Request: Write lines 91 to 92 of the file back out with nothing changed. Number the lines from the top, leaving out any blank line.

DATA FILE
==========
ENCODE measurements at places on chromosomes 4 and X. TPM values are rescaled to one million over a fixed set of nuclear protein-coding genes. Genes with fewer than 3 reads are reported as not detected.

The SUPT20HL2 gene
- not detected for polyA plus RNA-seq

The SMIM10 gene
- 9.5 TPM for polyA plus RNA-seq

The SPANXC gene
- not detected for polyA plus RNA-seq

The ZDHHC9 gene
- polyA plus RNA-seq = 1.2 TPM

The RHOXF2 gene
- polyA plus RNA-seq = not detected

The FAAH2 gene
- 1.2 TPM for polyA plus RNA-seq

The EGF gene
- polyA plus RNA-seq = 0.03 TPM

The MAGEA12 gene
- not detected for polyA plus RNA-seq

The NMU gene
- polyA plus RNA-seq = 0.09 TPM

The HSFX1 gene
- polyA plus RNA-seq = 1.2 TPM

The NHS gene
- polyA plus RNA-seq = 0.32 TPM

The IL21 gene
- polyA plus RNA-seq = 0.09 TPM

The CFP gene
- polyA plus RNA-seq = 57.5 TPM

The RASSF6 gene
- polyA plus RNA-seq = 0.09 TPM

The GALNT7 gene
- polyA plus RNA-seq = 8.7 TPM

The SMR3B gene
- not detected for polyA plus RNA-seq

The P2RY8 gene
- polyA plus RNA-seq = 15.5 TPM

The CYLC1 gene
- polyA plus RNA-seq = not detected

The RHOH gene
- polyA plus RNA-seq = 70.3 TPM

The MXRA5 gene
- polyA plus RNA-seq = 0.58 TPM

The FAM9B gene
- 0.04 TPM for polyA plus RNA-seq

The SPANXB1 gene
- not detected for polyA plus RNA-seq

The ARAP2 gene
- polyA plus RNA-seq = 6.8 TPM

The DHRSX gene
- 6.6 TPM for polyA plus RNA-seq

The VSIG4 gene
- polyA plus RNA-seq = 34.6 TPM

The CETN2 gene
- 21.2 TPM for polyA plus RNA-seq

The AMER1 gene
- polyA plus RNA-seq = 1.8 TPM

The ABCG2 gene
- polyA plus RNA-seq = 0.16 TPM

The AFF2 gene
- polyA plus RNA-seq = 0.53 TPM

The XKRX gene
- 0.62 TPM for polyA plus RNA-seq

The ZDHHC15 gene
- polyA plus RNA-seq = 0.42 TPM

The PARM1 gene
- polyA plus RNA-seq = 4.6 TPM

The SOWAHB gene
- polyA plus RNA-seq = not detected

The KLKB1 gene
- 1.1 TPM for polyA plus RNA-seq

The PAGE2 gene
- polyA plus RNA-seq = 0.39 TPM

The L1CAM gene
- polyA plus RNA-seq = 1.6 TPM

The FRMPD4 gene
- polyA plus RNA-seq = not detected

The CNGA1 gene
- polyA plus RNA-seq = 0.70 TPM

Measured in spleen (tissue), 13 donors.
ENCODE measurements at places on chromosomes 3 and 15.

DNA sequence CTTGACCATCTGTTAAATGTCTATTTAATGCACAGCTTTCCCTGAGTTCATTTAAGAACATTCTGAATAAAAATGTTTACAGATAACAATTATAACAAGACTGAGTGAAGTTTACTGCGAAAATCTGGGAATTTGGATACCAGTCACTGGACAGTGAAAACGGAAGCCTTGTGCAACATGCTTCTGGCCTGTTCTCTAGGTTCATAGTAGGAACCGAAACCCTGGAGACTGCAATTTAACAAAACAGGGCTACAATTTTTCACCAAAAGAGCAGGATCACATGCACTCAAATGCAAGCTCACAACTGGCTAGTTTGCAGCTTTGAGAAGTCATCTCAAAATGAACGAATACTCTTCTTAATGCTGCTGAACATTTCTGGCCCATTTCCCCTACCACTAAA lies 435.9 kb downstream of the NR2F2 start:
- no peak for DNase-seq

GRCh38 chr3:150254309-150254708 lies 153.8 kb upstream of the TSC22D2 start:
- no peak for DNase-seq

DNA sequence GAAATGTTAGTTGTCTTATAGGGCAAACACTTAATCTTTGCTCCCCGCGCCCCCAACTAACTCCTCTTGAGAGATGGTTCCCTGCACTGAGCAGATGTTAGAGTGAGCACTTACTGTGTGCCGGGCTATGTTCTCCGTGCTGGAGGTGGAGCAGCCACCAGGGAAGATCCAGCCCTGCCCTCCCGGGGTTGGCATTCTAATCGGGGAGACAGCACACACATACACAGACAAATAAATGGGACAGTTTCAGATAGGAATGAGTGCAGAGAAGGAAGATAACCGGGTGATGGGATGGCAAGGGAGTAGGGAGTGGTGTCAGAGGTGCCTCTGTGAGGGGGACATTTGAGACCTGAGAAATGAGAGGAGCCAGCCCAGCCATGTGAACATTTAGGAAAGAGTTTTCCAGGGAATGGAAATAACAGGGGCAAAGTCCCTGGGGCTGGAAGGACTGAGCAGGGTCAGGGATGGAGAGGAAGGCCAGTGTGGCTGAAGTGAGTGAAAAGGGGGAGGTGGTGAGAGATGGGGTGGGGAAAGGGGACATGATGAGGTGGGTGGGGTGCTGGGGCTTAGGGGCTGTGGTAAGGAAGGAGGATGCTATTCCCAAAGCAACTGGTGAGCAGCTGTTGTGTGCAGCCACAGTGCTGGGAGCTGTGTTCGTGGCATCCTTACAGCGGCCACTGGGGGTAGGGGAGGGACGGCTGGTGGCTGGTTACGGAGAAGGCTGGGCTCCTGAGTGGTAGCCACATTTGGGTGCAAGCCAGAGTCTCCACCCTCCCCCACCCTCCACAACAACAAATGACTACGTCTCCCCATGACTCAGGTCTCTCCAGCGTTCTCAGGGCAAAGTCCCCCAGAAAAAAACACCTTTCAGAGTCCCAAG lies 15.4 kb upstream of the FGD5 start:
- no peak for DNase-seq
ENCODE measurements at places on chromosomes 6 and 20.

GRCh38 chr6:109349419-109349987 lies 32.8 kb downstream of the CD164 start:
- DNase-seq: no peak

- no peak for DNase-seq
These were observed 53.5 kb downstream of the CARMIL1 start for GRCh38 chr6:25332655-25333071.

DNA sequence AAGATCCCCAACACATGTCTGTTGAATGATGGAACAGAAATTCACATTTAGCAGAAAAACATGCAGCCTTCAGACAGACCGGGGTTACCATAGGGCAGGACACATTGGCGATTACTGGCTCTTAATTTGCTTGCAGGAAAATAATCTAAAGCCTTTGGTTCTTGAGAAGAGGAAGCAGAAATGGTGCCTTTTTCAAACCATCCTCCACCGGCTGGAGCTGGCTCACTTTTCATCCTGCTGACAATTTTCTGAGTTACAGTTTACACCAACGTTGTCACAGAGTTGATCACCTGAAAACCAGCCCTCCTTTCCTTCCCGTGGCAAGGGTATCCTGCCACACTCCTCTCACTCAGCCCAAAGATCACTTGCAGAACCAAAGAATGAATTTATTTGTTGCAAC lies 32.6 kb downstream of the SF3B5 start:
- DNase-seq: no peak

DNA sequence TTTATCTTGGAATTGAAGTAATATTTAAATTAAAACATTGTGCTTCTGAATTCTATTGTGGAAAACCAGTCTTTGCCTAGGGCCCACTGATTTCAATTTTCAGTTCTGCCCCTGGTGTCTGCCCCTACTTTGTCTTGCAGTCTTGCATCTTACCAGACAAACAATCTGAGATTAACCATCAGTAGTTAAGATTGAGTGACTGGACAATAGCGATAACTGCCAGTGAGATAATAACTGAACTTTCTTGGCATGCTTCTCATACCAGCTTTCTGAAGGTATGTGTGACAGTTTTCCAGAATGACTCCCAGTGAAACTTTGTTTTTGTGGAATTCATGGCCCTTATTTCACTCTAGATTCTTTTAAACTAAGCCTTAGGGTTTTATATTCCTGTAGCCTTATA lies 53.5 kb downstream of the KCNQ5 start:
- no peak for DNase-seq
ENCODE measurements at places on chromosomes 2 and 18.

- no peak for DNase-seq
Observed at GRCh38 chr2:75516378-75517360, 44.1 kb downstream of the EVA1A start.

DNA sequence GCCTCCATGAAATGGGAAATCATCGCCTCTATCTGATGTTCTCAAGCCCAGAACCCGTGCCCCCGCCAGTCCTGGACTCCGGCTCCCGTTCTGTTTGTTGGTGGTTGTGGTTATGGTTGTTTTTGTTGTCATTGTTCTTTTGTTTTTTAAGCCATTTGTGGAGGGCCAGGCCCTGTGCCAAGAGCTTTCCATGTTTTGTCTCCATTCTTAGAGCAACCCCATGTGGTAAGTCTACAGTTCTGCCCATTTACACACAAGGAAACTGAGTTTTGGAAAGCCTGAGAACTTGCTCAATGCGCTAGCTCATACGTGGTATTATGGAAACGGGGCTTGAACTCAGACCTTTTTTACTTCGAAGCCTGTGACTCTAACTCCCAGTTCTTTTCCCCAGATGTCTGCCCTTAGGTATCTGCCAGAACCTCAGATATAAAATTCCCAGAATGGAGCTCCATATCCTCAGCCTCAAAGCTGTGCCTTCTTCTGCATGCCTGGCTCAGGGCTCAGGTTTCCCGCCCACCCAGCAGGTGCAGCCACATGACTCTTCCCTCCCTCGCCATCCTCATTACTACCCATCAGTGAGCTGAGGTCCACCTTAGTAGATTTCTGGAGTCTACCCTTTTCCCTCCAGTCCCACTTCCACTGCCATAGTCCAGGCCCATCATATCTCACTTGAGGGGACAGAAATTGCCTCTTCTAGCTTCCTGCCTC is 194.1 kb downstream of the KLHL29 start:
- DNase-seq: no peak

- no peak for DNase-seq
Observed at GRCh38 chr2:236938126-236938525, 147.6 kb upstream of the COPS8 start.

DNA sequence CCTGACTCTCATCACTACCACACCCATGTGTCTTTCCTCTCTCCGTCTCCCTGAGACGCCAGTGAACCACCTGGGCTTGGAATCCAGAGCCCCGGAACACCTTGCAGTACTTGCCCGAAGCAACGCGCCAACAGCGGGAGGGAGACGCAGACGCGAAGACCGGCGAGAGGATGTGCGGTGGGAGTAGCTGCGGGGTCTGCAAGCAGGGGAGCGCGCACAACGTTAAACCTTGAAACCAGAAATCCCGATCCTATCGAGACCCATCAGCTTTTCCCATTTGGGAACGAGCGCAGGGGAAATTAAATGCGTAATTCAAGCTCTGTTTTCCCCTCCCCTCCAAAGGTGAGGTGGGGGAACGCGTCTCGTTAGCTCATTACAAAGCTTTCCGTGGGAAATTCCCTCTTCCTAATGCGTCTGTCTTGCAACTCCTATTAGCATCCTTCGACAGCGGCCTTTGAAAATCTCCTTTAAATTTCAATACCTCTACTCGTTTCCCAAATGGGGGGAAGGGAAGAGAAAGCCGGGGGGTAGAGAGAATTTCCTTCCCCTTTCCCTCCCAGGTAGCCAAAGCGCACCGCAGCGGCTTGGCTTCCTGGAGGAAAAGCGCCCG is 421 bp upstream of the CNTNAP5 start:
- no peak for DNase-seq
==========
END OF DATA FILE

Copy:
DNA sequence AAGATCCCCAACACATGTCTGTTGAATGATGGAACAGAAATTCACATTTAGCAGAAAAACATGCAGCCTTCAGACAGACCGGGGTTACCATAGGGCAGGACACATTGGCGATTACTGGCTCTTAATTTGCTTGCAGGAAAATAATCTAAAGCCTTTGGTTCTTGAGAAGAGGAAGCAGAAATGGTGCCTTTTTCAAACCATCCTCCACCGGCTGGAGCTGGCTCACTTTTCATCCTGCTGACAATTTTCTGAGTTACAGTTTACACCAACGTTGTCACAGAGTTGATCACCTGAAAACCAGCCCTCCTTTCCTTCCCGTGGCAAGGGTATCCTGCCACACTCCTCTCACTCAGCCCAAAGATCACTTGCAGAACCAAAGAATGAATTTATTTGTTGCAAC lies 32.6 kb downstream of the SF3B5 start:
- DNase-seq: no peak